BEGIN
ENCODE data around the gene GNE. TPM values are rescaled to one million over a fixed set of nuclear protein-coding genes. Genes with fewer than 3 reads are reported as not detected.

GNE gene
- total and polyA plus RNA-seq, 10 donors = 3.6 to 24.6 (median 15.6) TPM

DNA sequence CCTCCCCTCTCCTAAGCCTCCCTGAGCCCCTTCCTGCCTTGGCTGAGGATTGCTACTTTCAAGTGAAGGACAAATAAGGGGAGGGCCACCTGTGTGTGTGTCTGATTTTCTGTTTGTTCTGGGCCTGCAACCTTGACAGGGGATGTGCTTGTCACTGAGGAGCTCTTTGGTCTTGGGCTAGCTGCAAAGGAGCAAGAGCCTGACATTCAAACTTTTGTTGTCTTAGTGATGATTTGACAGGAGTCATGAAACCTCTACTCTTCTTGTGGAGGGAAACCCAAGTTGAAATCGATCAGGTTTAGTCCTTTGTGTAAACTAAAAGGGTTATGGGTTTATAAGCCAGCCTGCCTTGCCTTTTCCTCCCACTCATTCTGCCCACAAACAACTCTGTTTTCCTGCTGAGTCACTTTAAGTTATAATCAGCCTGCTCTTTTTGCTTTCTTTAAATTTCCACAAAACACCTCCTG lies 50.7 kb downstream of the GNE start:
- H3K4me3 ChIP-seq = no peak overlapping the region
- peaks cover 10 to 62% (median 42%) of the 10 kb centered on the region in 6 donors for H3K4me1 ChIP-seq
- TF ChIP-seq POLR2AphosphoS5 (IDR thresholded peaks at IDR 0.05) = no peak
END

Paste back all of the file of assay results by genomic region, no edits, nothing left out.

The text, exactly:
ENCODE data around the gene GNE. TPM values are rescaled to one million over a fixed set of nuclear protein-coding genes. Genes with fewer than 3 reads are reported as not detected.

GNE gene
- total and polyA plus RNA-seq, 10 donors = 3.6 to 24.6 (median 15.6) TPM

DNA sequence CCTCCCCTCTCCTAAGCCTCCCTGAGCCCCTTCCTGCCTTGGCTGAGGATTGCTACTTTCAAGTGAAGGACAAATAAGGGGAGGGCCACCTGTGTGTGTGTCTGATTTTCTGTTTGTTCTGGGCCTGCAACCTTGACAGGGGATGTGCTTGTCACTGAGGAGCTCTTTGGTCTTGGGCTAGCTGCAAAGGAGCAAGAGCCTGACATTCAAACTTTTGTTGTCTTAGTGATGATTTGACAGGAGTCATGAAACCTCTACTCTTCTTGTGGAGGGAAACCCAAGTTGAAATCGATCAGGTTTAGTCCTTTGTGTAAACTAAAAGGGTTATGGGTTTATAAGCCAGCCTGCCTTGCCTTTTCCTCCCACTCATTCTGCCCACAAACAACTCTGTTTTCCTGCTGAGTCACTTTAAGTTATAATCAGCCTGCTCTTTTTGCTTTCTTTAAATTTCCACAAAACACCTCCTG lies 50.7 kb downstream of the GNE start:
- H3K4me3 ChIP-seq = no peak overlapping the region
- peaks cover 10 to 62% (median 42%) of the 10 kb centered on the region in 6 donors for H3K4me1 ChIP-seq
- TF ChIP-seq POLR2AphosphoS5 (IDR thresholded peaks at IDR 0.05) = no peak